I was one of probably three non-therapists this past month in Vancouver, British Columbia at an international Narrative Therapy conference. One of the founders talked about a moment in conversation where the person was taken aback at his authenticity and humanness. In response and to share where he was coming from, he said: “I’m trying to be a person. Not a person impersonating as a professional person.”
I love that statement. It reveals that it’s possible for a human to sit alongside another human, adding to their life, but still meeting them eye-to-eye in a real way.
The perspective of narrative therapy privileges the knowledge that the person or storyteller has about their experience versus the assumed expertise of the therapist. It’s a fascinating and empowering approach to working through life and change, and it’s one that I take in my work of Cambio Coaching & Consulting with individuals, duos, teams and organizations.
Marcela Polanco (pictured left) is a narrative therapist originally from Bogotá, Colombia who talks about “systems of professionalism.” She talks about “neoliberalism, where adventure has been murdered and chopped into step-by-steps.” How’s that for a poetic, vivid description! She cites bell hooks‘ reference of the business system of practice–institutionalization based the exclusion of others. Marcela and I both are huge fans of Paulo Freire, most well-known for his book, “Pedagogy of the Oppressed.” Freire is all about the liberation of the human spirit and the empowerment of people to ultimately be themselves in the world–expressing ideas, learning and taking responsibility for their own consciousness.
Sure, we need people dedicated to fields of work and study. We don’t want someone performing surgery on the human brain or working on a plumbing leak without expertise. However, acquiring expertise doesn’t have to be at the expense of our humanity.
I had the privilege of hearing Marcela Polanco speak several times at the conference. Here is another, longer excerpt from her words:
“Our humanity is being shaped into being a kind of professional and is created in contrast to someone who is not professional and is under our observation. For example, ‘I’m going to see a family today (in therapy).’ We categorize types of people out of that professionalism. There are firm lines in between–keeping us from engaging other people. This system that is embedded in professionalism or corporatization of profession, markets problems to attract people, and then creates need by perpetuating those problems. If this is the context in which we work, how can we keep humanity alive?“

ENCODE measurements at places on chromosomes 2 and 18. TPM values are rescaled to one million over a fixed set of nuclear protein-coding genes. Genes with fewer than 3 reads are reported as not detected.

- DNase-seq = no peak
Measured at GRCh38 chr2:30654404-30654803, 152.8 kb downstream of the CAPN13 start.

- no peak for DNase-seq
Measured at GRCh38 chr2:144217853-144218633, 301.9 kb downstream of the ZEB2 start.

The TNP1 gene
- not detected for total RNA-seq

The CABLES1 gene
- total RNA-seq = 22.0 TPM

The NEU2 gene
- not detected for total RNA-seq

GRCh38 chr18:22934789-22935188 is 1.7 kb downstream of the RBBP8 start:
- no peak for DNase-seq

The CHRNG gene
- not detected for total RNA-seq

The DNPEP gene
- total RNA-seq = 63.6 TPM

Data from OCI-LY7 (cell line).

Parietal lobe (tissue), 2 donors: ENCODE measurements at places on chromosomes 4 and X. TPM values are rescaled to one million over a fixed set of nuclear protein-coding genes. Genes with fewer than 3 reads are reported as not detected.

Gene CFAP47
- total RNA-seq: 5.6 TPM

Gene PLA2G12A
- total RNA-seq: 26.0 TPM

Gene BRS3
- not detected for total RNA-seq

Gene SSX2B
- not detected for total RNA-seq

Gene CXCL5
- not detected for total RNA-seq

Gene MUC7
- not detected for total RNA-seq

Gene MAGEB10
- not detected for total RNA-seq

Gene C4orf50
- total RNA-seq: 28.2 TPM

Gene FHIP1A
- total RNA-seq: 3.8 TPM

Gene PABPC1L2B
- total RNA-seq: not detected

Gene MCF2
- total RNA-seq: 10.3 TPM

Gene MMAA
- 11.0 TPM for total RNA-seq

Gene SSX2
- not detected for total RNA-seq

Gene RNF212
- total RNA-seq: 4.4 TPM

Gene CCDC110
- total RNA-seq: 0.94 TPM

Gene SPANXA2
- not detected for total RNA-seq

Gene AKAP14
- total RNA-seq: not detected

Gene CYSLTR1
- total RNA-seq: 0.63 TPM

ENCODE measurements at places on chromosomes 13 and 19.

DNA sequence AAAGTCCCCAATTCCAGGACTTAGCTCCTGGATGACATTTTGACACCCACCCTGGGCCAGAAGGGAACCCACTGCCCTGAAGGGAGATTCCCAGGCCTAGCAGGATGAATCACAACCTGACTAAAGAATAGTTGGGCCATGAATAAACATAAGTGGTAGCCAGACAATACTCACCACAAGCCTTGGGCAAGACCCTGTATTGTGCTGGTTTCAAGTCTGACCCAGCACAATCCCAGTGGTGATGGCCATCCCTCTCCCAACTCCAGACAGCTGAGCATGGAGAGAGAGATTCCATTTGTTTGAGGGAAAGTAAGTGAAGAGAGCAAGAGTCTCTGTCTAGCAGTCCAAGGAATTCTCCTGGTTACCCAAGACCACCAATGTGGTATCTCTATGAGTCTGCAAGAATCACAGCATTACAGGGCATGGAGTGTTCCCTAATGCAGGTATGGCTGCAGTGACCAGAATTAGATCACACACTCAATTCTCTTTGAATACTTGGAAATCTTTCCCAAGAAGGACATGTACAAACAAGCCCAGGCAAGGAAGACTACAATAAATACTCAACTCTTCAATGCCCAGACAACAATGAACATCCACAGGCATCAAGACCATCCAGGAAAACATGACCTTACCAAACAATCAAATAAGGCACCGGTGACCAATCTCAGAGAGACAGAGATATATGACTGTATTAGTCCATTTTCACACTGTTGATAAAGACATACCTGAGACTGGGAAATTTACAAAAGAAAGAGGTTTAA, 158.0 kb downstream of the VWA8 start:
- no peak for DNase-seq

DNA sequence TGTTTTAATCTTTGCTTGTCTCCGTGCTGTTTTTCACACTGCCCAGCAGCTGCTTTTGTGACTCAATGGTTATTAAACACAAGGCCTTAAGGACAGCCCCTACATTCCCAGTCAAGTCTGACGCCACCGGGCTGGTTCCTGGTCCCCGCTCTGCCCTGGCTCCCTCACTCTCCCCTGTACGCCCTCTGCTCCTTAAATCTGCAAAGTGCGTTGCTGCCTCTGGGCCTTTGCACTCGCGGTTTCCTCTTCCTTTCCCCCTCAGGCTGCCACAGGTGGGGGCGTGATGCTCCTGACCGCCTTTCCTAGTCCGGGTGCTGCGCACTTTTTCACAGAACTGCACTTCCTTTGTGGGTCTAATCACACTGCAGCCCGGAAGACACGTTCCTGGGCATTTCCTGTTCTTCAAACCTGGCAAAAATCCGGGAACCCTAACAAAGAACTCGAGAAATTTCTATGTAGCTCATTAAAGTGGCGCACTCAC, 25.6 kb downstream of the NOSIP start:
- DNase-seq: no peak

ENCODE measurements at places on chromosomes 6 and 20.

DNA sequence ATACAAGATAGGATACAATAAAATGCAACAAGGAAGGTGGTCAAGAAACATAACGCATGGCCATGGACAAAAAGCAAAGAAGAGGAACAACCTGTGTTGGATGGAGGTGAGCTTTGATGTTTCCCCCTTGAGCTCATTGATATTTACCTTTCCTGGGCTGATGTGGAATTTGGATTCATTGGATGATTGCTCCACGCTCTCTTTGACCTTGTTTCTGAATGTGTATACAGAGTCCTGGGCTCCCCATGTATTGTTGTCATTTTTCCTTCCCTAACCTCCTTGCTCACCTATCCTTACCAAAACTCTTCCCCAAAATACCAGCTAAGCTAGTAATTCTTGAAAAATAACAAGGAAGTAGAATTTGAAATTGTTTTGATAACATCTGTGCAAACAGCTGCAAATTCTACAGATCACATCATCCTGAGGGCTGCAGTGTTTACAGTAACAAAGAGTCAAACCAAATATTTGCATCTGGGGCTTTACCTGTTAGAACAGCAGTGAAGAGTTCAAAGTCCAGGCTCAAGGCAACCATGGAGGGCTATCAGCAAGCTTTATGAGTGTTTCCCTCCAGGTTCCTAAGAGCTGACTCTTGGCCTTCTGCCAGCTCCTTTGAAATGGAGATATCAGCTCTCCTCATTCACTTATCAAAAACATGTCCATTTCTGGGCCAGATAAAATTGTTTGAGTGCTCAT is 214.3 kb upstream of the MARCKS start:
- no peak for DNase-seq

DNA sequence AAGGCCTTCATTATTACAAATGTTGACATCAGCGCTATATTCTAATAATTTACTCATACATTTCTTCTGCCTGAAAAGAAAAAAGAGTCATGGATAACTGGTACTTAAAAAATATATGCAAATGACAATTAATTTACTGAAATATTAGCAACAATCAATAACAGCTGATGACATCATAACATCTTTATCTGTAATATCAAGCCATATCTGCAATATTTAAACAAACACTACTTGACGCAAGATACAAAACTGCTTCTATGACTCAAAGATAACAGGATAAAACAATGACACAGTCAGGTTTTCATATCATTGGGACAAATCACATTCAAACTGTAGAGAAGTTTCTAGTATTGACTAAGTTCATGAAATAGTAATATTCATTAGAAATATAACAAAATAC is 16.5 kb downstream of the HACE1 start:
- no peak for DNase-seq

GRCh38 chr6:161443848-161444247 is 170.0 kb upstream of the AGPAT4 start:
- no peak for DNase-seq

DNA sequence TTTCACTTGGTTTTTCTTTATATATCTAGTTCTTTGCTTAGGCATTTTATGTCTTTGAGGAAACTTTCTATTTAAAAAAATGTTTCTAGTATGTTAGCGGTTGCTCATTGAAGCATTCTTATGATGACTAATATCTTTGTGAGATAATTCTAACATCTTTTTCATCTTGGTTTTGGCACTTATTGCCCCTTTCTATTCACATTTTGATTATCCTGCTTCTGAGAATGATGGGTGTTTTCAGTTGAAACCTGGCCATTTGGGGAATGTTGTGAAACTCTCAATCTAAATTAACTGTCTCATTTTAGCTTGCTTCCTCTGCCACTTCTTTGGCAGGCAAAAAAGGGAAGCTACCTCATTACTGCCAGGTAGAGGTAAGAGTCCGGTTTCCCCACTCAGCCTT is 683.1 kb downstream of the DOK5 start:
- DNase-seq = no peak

I want to highlight the first sentence in the above. “Our humanity is being shaped into being a kind of professional and is created in contrast to someone who is not professional….” I’ll summarize in my own words what I hear Marcela saying here: Professionalism has the ability to remove our humanity, and in its stead, give us a plastic face that is deemed to be superior from other humans’ faces–cutting us off ultimately from equal-footing relationships with other people.
Earlier this year, I shared my autobiography with colleagues in a “Leading with Emotional Intelligence” retreat setting. I was having a hard time weeding out all that I’ve done professionally in my life and getting to the true “stuff” of story–the parts of emotion and presence where I could really show up as a human being. One of my colleagues, Tess Matsukawa (pictured right), interjected in a moment when I was wrestling with it all and trying to connect to the group in more of an authentic way. “You’re so much more than your productivity. Productivity isn’t what we need.”
I find real meaning and challenge in the concept of “a human being versus a human doing.” Sure, it’s a play on words and a bit cheesy. That aside, I recognize that in my social network of origin (family, adults that modeled “normal life” to me in my formative years), I was raised to be a “human doing.” However, now I find that everything in my body rejects that way of functioning in the world. The more I trek into adulthood, the more I recognize how much I yearn to be a true “human being” that is content with not doing or being productive 24 hours a day, 7 days a week.
I can’t wait to blog about a training I just attended on “building resilience.” During that hour, one of my colleagues talked about a bumper sticker he saw on the road that had significant impact on him. It read: “Don’t just do something. Sit there.” When searching online to see if I could find it, I found this one (pictured right, source). It also has a lot to say, through the tone of irony and humor. “Do something productive. Stop being yourself.”
The other day, a dear colleague and friend Brendon Taga (pictured left), talked about spring cleaning and the accumulation of meaningless “stuff” that can happen in life. He said that he would often ask himself: “Am I ever going to throw this out?” and if the answer was yes, then “Why not throw it out now?”
So, I consider Brendon’s idea here. Am I ever going to throw out the idea of the “human doing”? Am I ever going to reject the idea that my productivity is my most valuable asset? Am I ever going to throw out the idea that less professional people are less human? Why not throw all of that out now?
“People were created to be loved. Things were created to be used. The reason why the world is in chaos is because things are being loved and people are being used.” ~ Source Unknown